“Lost” 17th century fencing manual – now in print!
On Saturday 22nd March I attended the launch of a very exciting non-fiction book – an English translation of Nicoletto Giganti‘s second fencing manual, which until very recently had been lost to history.
The story of its discovery is up there with that of Tutankhamen’s tomb: a missing piece of the historical jigsaw that had faded almost into legend, suddenly found by a couple of bold adventurers. Admittedly the journey of discovery required only a visit to the Wallace Collection in central London, not to Egypt, but for those of us who love Renaissance history, it was just as exciting.
To give some context, there were many famous Italian masters writing fencing manuals in the late 16th and early 17th centuries, of which Nicoletto Giganti was one of the more highly regarded. His first manual was published in 1606 and covered the basic techniques of rapier fighting, but in it he promised to write further books that would expand upon this foundation. A sequel was duly published in 1608, but no copies were known to have survived, and even as early as 1673 some experts expressed doubts that it had been written at all. To complicate the issue, Giganti’s first book was reprinted several times in the 17th century, at least once in Italian and then in German translation, so there are numerous editions of it in the various collections around the world.
Renaissance fencing enthusiasts Piermarco Terminiello and Joshua Pendragon had heard there was a 1608 book by Giganti in the Wallace Collection, and were hoping very much that it was the second book and not a reprint of the first. The book itself had been overlooked because its illustrations were inferior to the first manual, giving rise to the assumption that it was a cheap rip-off! But when Pim and Josh started flipping through it, they realised that the illustrations didn’t match the first book’s text at all: here were pictures of the fighting techniques Giganti had promised to cover in his sequel, such as rapier and dagger, rapier and shield, and grapples. Returning to the frontispiece, the title was unequivocal: LIBRO SECONDO, in huge capitals!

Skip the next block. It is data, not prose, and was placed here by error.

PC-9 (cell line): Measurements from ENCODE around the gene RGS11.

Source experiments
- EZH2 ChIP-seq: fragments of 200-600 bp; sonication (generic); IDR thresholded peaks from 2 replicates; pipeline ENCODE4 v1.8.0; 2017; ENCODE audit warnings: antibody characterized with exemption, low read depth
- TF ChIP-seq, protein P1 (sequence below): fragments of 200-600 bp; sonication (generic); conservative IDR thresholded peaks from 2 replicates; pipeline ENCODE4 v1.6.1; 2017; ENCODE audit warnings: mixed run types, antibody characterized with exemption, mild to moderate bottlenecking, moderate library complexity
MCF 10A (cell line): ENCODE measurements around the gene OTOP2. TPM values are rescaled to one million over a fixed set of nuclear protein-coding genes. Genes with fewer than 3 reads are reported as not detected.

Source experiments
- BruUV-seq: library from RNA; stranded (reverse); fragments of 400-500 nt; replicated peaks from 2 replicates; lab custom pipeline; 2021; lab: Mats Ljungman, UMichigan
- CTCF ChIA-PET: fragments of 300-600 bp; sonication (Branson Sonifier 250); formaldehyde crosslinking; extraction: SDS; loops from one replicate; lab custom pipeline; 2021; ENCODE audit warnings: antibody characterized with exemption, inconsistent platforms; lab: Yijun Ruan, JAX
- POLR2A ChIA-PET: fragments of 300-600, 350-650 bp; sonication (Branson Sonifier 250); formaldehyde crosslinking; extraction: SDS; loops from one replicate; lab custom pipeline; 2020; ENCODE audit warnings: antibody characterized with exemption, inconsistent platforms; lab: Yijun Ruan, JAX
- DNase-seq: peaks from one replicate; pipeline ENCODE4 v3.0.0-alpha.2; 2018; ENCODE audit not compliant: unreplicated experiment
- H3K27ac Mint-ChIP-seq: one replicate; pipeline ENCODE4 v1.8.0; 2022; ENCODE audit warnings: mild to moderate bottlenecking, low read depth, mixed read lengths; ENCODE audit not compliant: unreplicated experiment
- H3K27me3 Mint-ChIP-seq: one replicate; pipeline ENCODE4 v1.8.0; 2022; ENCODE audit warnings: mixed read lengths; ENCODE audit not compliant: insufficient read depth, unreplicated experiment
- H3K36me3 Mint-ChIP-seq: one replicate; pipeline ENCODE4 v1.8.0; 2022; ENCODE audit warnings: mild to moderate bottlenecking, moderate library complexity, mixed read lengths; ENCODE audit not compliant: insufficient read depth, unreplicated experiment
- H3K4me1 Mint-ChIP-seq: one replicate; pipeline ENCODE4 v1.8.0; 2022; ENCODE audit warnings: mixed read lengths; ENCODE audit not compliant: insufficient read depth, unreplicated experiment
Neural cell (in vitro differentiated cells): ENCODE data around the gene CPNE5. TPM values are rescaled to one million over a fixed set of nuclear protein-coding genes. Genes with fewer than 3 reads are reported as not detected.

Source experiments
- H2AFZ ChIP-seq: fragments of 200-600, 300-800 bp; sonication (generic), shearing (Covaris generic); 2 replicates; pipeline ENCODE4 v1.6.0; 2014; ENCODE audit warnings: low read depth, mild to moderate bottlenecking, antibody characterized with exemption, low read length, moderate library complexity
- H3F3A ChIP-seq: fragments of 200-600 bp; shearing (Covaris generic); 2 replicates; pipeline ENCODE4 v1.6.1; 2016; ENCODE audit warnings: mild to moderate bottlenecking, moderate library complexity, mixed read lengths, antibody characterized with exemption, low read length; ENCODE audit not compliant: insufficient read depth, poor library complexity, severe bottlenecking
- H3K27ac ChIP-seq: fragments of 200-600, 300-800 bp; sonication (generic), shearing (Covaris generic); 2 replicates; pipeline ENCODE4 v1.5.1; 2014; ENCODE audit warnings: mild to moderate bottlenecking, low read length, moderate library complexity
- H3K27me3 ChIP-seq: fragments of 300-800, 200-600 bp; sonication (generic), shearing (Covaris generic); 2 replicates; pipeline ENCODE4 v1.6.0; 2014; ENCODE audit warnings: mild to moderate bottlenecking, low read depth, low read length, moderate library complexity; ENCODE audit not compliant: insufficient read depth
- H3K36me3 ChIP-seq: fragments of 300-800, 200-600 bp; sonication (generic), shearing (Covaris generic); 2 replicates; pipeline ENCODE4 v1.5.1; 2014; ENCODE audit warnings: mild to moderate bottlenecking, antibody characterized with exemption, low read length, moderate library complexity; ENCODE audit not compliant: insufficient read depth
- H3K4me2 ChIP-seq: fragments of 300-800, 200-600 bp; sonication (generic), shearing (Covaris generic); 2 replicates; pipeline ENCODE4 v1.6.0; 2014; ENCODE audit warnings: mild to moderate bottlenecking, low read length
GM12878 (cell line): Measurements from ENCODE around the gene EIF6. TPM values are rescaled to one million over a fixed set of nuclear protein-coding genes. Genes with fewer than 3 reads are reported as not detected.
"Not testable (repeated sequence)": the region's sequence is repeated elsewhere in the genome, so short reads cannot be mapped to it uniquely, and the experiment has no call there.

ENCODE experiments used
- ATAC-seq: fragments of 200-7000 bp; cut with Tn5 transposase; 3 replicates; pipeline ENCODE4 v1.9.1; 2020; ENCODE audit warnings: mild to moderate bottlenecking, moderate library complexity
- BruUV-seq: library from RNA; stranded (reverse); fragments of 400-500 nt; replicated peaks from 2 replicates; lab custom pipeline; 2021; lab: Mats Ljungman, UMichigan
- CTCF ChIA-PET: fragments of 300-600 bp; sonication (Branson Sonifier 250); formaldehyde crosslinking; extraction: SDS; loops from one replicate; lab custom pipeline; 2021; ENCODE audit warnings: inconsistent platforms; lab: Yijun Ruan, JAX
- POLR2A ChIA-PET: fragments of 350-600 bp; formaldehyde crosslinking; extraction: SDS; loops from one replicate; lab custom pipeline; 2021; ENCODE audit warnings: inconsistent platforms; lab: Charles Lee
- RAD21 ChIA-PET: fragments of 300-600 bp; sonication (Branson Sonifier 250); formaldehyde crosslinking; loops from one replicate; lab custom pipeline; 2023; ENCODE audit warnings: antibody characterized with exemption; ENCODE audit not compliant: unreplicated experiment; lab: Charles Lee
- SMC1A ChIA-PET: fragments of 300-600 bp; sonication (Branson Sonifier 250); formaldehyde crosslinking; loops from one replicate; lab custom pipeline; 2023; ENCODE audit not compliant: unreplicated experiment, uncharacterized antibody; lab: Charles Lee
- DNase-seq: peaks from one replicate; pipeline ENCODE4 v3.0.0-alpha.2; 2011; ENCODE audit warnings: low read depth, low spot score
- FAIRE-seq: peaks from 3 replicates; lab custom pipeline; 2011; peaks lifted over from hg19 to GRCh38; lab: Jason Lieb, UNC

After months of work, first on an academic paper and then on the translation itself, the paperback edition was launched at the Wallace Collection. The Curator of Arms and Armour, Tobias Capwell, introduced the authors, then after a brief introduction to the topic by Joshua Pendragon the audience was treated to a more in-depth presentation by Piermarco Terminiello. Not only was the talk very entertaining in itself, but it was accompanied by live demonstrations of some of the moves by member of The School of the Sword.
Of course I bought a copy after the talk. For a writer of historical fantasy like myself, primary sources are so valuable in helping to envisage what real Renaissance swordplay looked like. In addition, Giganti’s second book covers just the kind of fighting one is likely to come across in a novel; not the stylised duelling of the salle, but the grapples and improvised tactics that – as Giganti says – will serve a man well on the dangerous city streets!
I am of the opinion, that the dagger is as important for a gentleman to know as any other weapon. This is because the majority of great men and captains who are killed, are slain by daggers or similar arms.
Nicoletto Giganti, 1608
I’m only sorry that this book wasn’t around when I was writing my Elizabethan novels – the cudgel- and knife-fighting techniques that Mal teaches to Coby in The Alchemist of Souls are based on other similar manuals of the period. However Giganti certainly bears out the approach I took, and I hope that his instructions will come in handy in future novels
Should you want to find out more:
- A paperback edition of the translated manual, published by Fox Spirit Books, can be obtained from Amazon.
- Fran Terminiello (Pim’s wife) is doing a swordplay demonstration at this year’s Edge-Lit SFF convention in Derby
- The Wallace Collection is home to a fine collection of medieval and Renaissance arms and armour (as well as many famous paintings) and best of all, entrance is free!